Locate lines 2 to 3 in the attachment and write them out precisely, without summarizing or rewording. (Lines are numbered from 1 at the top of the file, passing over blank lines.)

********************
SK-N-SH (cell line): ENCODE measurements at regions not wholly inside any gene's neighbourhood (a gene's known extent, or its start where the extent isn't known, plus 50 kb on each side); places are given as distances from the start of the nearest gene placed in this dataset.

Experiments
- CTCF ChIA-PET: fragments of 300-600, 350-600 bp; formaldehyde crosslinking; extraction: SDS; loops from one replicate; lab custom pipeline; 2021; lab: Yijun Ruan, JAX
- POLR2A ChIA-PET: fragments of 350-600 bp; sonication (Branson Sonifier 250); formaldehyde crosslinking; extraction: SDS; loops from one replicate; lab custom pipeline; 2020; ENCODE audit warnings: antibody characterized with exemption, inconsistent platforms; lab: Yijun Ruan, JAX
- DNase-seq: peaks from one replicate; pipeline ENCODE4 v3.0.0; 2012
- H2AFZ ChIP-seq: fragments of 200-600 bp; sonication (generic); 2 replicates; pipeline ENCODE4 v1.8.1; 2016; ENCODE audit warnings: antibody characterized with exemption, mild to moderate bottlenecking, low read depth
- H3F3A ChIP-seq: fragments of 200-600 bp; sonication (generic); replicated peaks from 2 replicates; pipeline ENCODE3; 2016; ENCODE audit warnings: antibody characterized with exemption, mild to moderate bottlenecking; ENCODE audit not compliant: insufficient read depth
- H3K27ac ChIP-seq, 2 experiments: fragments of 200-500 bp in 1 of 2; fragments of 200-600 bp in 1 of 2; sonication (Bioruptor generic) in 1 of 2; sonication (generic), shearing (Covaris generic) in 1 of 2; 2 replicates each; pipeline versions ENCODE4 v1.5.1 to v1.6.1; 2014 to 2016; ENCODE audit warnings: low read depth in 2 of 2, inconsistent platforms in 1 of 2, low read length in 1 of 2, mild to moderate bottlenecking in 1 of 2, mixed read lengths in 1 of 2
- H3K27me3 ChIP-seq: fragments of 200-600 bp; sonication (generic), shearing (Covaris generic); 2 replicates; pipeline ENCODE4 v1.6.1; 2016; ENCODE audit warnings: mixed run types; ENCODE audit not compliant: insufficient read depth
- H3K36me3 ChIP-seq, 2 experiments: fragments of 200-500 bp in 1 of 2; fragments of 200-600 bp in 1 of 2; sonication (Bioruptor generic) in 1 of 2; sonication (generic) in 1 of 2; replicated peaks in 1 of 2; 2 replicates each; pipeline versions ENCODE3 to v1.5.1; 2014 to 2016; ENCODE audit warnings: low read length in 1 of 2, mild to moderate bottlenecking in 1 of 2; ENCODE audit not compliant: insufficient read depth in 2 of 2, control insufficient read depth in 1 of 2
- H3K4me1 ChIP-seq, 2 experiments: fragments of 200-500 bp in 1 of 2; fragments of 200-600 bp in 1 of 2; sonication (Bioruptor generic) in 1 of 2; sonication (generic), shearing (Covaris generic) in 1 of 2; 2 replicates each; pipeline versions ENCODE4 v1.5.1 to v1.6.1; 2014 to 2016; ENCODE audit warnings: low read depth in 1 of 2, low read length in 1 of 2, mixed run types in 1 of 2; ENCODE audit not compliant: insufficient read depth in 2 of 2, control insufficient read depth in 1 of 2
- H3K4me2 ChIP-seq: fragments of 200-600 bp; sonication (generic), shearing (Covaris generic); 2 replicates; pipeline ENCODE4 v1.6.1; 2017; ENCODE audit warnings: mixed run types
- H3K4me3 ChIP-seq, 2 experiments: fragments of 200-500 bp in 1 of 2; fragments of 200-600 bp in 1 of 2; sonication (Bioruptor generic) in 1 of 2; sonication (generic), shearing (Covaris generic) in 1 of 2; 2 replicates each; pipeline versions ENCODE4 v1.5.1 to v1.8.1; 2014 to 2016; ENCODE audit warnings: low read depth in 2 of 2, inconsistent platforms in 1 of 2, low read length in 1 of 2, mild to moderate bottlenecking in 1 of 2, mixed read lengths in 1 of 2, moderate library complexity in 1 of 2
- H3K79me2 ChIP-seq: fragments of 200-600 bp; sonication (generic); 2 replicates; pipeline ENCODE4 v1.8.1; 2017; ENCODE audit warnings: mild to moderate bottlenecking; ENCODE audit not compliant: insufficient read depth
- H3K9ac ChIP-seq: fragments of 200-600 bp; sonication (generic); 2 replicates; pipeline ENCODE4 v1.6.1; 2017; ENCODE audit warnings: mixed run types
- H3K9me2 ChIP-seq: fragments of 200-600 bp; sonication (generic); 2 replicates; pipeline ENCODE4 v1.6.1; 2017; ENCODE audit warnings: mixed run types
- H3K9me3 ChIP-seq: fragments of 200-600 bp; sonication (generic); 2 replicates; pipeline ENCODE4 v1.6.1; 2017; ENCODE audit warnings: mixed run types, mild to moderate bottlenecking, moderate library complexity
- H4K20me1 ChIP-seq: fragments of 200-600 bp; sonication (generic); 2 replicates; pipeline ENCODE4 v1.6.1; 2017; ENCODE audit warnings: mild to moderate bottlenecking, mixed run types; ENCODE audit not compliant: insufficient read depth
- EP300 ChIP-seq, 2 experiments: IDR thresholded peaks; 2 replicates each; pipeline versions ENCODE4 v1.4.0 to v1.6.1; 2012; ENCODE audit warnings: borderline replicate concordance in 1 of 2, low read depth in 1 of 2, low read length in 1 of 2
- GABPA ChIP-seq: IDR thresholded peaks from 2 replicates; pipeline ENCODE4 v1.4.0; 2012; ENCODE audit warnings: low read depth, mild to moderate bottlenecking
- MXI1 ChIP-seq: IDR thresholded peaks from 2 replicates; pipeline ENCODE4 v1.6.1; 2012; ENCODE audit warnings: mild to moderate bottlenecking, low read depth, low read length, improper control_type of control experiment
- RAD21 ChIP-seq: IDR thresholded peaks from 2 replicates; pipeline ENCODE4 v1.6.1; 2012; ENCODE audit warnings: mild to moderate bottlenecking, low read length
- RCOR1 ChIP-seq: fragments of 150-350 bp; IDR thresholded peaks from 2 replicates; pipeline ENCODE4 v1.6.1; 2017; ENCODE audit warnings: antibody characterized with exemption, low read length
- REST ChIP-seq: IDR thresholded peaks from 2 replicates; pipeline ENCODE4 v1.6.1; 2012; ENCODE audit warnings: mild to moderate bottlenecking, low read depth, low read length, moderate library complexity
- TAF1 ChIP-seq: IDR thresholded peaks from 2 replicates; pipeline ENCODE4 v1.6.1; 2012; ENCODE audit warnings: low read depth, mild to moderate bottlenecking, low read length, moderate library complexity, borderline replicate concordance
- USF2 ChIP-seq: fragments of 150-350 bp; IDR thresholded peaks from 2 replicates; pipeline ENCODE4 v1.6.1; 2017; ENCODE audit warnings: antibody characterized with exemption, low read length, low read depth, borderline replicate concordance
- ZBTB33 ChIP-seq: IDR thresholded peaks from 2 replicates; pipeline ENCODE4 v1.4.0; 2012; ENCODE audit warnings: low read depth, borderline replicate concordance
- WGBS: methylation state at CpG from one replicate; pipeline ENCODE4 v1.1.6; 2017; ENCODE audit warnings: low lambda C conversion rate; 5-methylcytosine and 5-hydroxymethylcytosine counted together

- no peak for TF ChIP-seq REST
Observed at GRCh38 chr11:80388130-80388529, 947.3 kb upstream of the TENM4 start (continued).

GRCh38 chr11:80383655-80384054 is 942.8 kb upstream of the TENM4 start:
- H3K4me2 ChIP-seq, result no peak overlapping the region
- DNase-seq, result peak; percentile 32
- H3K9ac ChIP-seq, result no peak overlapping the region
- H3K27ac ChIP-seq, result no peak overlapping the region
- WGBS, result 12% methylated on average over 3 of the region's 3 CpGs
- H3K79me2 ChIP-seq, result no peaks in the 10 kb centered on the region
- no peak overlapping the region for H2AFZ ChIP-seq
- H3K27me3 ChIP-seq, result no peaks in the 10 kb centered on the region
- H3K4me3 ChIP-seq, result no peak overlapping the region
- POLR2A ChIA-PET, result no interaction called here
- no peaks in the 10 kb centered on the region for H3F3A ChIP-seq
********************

Experiments
- CTCF ChIA-PET: fragments of 300-600, 350-600 bp; formaldehyde crosslinking; extraction: SDS; loops from one replicate; lab custom pipeline; 2021; lab: Yijun Ruan, JAX